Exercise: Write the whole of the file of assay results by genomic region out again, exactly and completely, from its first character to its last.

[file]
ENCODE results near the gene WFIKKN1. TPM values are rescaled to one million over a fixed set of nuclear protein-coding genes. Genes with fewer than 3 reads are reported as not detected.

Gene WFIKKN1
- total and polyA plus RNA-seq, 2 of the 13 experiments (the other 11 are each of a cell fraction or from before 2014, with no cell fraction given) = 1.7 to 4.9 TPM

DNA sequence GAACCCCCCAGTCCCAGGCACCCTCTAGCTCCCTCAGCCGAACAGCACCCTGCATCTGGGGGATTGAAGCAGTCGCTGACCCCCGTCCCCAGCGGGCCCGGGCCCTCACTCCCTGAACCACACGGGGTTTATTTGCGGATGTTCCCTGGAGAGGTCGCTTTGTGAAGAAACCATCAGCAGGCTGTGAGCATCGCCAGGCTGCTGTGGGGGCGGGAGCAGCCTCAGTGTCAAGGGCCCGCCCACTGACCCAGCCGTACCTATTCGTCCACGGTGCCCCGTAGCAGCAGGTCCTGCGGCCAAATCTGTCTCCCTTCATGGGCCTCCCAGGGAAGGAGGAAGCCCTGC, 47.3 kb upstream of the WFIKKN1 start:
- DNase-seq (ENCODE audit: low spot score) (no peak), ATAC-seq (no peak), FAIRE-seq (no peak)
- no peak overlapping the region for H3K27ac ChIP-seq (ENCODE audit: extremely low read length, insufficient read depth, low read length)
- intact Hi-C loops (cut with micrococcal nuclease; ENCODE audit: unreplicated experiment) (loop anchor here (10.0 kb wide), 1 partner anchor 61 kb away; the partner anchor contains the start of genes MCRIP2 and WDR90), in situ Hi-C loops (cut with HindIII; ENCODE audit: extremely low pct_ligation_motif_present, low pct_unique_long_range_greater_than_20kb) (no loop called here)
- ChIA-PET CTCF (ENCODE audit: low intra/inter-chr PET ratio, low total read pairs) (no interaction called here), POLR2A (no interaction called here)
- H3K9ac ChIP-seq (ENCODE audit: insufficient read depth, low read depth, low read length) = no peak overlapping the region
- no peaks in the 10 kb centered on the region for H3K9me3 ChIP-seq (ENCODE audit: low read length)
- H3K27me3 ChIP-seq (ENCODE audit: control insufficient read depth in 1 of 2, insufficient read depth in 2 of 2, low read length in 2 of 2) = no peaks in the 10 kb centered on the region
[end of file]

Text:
ENCODE results near the gene WFIKKN1. TPM values are rescaled to one million over a fixed set of nuclear protein-coding genes. Genes with fewer than 3 reads are reported as not detected.

Gene WFIKKN1
- total and polyA plus RNA-seq, 2 of the 13 experiments (the other 11 are each of a cell fraction or from before 2014, with no cell fraction given) = 1.7 to 4.9 TPM

DNA sequence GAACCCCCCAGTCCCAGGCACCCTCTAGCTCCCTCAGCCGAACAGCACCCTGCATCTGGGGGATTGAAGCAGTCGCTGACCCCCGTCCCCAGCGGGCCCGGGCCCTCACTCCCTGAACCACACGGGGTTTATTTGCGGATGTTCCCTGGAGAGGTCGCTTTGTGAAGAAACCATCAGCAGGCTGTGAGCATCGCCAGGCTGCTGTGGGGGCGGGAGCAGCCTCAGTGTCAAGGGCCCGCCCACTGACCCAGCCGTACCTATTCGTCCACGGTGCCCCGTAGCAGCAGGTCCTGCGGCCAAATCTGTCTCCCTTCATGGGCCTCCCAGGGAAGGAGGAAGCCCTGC, 47.3 kb upstream of the WFIKKN1 start:
- DNase-seq (ENCODE audit: low spot score) (no peak), ATAC-seq (no peak), FAIRE-seq (no peak)
- no peak overlapping the region for H3K27ac ChIP-seq (ENCODE audit: extremely low read length, insufficient read depth, low read length)
- intact Hi-C loops (cut with micrococcal nuclease; ENCODE audit: unreplicated experiment) (loop anchor here (10.0 kb wide), 1 partner anchor 61 kb away; the partner anchor contains the start of genes MCRIP2 and WDR90), in situ Hi-C loops (cut with HindIII; ENCODE audit: extremely low pct_ligation_motif_present, low pct_unique_long_range_greater_than_20kb) (no loop called here)
- ChIA-PET CTCF (ENCODE audit: low intra/inter-chr PET ratio, low total read pairs) (no interaction called here), POLR2A (no interaction called here)
- H3K9ac ChIP-seq (ENCODE audit: insufficient read depth, low read depth, low read length) = no peak overlapping the region
- no peaks in the 10 kb centered on the region for H3K9me3 ChIP-seq (ENCODE audit: low read length)
- H3K27me3 ChIP-seq (ENCODE audit: control insufficient read depth in 1 of 2, insufficient read depth in 2 of 2, low read length in 2 of 2) = no peaks in the 10 kb centered on the region